German extremism expert Christian Jung has published a new book on Antifa, a result of years of meticulous research. The author shows how far the left-wing extremist scene and its activists are networked with mainstream parties, authorities and the media in Germany.
After Jung’s bestseller Der Links-Staat, which he co-authored with Torsten Groß in 2016, the new study reveals how the rot has set in, without the general public noticing this development.
The election victory of red-green in the federal election in 1998 heralded a turning point for Germany, according to Jung. Because in the new cabinet of Chancellor Gerhard Schröder, politicians were represented for the first time who came from the 1968 movement – including those who had been active in terrorist groups.
The “influence of the Communards, Maoists and communist cadre organisations reached the top of the state,” Jung points out. Together with his Foreign Minister and Vice Chancellor Joseph [Joschka] Fischer, once a street fighter and activist in the left-wing extremist organisation Revolutionärer Kampf[Revolutionary Struggle], Schröder proclaimed these individuals to be “decent” in 2001.
Since then, millions and millions of taxpayers’ money have flowed into the “fight against the right,” which, contrary to political assurances, actually benefit left-wing extremist and often violence-oriented groups, Jung argues.
Before the fall of the Wall, the GDR leadership had been the most important financier of left-wing extremism in Germany. Today, it is the German taxpayer who has to support the enemies of the state. Antifa, a beneficiary of public funding, even expanded significantly under the leadership of “bourgeois” Angela Merkel.
The group has experienced an unprecedented boom in the last 20 years and is increasingly aggressive both against the rule of law and its representatives as well as against political dissenters.
But state support is not limited only to financial support for the left-wing extremist scene. With their one-sided information policy, authorities for the protection of the constitution and criminal investigation offices of both the federal government and the federal states play down the danger that radical leftists in Germany pose.
Based on a critical analysis of the official data, Jung shows that not only the left-wing extremist potential, but also left-wing criminal and violent acts are systematically reduced or covered up by those responsible. At the same time, the criminality of the far right is being exaggerated. Even the extent of left-wing violence against police officers, who are exposed to increasingly brutal attacks by Antifa and anarchists in everyday life, is glossed over with the help of fake data, according to Jung.
Opinion journalists in the editorial offices of the mainstream media like to pick up on the falsified official statistics and, with their manipulative reporting, help to deceive the public about the real extent of the threat that left-wing extremism poses to the free and democratic basic order in Germany.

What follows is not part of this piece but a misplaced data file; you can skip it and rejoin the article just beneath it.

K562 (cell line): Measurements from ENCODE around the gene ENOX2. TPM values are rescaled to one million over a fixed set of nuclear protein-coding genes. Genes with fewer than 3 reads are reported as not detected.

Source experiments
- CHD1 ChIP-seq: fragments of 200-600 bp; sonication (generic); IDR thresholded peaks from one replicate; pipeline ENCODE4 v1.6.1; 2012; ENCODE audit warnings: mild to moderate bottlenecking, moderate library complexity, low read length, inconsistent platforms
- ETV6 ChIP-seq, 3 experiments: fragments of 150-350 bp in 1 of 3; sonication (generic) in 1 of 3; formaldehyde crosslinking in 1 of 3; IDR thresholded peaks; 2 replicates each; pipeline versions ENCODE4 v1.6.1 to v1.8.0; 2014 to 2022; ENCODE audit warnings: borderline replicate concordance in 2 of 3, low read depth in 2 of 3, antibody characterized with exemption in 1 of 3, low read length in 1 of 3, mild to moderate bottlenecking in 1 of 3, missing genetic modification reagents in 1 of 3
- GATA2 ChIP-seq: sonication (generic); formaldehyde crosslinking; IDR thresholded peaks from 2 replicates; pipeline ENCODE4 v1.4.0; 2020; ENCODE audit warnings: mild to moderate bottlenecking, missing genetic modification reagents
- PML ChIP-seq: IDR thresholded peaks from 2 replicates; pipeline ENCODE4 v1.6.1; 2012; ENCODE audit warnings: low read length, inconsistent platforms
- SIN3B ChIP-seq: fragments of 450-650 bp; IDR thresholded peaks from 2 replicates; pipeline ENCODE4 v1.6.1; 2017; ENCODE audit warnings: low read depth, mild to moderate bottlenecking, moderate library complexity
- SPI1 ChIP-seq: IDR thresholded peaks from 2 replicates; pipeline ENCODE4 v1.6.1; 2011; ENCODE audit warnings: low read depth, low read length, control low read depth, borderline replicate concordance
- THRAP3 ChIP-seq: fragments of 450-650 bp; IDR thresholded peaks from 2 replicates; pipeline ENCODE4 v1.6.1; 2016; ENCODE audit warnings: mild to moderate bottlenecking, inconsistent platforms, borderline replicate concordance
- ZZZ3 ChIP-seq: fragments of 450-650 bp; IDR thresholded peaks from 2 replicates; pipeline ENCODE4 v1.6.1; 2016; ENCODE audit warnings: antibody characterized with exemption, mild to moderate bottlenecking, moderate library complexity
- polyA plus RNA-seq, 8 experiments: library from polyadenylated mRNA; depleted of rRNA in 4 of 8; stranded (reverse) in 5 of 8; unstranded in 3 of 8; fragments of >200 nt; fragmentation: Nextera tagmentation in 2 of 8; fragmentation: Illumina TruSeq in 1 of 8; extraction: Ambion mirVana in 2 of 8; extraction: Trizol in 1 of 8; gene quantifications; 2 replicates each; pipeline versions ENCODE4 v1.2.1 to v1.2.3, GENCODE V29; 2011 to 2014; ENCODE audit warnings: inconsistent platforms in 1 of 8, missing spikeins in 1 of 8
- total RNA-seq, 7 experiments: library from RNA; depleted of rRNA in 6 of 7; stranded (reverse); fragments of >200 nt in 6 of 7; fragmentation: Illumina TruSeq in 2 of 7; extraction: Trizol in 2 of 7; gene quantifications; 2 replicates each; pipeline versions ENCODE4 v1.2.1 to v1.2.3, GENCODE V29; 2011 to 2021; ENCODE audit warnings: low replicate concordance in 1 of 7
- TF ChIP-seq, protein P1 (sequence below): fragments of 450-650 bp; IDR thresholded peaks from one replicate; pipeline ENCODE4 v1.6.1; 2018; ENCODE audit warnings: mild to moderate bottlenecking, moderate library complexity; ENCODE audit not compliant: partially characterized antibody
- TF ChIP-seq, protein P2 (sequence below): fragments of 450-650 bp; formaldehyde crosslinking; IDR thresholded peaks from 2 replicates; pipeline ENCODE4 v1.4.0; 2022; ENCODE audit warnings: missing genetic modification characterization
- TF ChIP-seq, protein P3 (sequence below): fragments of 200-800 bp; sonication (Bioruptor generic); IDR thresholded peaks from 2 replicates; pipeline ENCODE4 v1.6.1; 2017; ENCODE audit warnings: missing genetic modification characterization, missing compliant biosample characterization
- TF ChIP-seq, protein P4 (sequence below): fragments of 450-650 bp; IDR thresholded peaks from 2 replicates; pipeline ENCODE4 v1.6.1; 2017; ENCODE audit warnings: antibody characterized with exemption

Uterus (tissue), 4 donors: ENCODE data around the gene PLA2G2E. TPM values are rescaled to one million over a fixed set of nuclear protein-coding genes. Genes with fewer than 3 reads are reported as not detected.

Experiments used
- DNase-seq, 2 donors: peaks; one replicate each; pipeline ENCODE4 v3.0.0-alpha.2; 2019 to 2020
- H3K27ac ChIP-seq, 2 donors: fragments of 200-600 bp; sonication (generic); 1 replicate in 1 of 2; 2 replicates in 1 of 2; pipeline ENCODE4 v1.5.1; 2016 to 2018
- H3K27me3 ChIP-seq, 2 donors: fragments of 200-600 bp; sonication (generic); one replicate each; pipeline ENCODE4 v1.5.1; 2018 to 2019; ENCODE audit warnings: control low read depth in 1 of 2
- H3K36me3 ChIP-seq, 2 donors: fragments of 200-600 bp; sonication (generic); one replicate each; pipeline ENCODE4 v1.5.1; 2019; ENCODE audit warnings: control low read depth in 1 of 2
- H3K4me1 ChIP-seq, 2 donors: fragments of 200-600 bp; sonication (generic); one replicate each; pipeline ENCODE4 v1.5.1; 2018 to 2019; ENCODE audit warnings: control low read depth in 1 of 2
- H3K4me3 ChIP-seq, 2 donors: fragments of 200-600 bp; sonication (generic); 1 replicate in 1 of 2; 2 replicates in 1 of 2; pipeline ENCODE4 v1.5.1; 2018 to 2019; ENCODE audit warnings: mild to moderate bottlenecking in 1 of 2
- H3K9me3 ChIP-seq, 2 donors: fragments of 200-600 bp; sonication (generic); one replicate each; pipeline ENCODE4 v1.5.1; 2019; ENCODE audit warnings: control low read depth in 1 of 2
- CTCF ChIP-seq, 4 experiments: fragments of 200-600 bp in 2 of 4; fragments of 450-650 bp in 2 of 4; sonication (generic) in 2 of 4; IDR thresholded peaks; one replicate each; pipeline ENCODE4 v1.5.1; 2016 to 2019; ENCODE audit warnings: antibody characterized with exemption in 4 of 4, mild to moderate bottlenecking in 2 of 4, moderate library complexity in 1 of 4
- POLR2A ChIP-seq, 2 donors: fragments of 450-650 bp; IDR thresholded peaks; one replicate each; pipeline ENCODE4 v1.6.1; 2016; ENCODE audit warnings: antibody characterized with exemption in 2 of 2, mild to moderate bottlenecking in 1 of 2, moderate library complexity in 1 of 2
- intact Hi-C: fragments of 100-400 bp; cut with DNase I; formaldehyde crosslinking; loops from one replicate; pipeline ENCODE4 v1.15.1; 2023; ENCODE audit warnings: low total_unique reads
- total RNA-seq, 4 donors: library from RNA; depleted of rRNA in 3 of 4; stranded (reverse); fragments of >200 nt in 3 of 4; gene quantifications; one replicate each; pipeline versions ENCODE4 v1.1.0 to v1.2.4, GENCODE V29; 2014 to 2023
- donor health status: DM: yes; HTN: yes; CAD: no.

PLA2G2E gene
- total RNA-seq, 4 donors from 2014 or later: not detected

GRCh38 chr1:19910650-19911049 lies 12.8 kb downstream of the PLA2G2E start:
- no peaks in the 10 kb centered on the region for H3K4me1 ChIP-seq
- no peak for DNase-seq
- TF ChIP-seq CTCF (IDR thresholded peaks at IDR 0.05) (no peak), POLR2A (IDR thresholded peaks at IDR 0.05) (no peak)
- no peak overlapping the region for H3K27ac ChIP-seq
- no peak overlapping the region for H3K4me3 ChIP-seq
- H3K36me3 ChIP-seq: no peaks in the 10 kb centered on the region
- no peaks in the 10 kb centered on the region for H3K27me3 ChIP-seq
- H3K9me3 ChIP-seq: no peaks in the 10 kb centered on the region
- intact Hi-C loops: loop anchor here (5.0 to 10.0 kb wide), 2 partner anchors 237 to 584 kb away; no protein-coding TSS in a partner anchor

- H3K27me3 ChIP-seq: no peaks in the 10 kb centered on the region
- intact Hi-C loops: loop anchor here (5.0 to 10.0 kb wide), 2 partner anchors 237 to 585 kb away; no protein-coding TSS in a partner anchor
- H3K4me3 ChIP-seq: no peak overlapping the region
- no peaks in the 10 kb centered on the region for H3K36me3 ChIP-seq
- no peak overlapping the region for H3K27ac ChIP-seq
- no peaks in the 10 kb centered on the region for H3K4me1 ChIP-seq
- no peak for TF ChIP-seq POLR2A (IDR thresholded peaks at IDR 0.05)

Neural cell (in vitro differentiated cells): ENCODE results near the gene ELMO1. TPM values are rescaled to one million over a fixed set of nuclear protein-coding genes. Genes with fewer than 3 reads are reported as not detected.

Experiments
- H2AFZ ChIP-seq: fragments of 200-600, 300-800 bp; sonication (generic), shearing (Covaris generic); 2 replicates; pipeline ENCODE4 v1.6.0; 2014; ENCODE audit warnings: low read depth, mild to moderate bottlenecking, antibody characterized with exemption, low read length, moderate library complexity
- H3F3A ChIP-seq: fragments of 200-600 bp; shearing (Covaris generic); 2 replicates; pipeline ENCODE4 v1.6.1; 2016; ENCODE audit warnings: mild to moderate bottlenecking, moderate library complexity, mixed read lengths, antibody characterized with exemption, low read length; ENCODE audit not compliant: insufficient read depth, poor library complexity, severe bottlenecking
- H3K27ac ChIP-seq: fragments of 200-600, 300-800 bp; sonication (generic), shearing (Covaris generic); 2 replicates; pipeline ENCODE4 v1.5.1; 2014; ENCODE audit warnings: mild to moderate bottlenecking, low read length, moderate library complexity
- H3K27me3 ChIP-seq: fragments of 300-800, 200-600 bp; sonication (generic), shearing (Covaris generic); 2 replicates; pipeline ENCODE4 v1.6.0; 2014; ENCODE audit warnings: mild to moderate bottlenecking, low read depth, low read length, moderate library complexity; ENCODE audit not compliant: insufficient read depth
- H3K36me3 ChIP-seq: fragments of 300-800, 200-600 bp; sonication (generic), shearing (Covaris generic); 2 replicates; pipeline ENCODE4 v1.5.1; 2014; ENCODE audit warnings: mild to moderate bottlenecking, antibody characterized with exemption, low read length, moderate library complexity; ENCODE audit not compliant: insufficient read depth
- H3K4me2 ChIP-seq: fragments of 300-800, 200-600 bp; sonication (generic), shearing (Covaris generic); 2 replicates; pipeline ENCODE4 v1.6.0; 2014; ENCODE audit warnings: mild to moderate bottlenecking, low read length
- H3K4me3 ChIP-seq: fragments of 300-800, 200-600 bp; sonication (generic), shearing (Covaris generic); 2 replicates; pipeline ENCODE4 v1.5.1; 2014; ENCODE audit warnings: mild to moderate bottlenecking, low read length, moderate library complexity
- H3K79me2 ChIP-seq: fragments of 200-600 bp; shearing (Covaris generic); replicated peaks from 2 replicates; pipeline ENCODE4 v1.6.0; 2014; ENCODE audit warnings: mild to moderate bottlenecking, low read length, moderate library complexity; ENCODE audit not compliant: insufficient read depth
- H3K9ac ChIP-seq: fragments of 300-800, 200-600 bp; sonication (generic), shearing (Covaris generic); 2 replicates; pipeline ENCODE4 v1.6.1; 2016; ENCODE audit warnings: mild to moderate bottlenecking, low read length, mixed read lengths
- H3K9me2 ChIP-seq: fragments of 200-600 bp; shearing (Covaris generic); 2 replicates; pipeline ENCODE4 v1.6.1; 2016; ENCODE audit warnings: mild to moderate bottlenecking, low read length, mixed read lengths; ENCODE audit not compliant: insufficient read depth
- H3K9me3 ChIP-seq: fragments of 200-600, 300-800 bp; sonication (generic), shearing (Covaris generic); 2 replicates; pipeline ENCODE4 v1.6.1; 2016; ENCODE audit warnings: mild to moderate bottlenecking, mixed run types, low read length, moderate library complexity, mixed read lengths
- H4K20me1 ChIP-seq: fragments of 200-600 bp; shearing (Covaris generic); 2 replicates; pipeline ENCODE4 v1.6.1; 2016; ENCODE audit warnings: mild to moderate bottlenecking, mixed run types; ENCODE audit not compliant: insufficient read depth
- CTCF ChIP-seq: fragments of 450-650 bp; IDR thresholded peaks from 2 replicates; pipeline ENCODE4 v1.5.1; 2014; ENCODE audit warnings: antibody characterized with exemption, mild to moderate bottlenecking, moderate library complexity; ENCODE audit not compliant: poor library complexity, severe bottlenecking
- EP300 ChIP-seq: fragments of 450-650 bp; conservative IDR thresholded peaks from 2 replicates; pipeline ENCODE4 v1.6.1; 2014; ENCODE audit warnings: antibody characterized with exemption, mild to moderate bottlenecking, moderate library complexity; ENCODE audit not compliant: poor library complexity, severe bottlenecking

In a historical retrospective, the author shows how not only many of the former 1968 activists, but also sympathizers of the terrorist organisation, the Red Army Fraction (RAF), who emerged from the left student protest, are currently generously showered with taxpayers’ money, also in the asylum industry.
Jung reveals how they view their task primarily as preventing criminal foreigners from being deported from Germany, aided by a law on foreigners, which, under the influence of left-wing politics, has been increasingly eroded to favor of illegal migrants.
One of Jung’s particular merits is to expose the numerous cross-connections between the left parties represented in the Bundestag and the left-wing extremist scene.
Die Linke, the SPD and the Greens, have joined forces in various alliances with left-wing extremist groups and often make joint statements. Above all, Green Youth and Young Socialists make no secret of their sympathy for the left wing. Jung provides numerous well-researched examples of this in his book.
Jung also examines the case of the Alternative for Germany (AfD), to which completely different standards are applied when it comes to classifying the party as a “suspected case” of anti-constitutionalism. He explains in detail in his book how the obvious double standard is further evidence that the domestic spy service is not an independent authority, as the law requires.
After reading the fact-rich book, it should be clear to every reader that Germany has been drifting further and further to the left under Chancellor Angela Merkel (CDU), and is heading towards an alliance with the left-wing extremist Greens in the federal government.
In the former East Germany, leftists are brought into the highest state offices with CDU aid. One example is the case of Barbara Borchardt, a founding member of the Antikapitalistischen Linken [the anti-capitalist left] who was elected constitutional judge in Mecklenburg-Western Pomerania thanks to the support of the CDU parliamentary group.
In Thuringia, similarly, the CDU made the re-election of the radical left Prime Minister Bodo Ramelow possible. In fact, today the Christian Democrats have become the de facto drivers of the “anti-fascist united front”.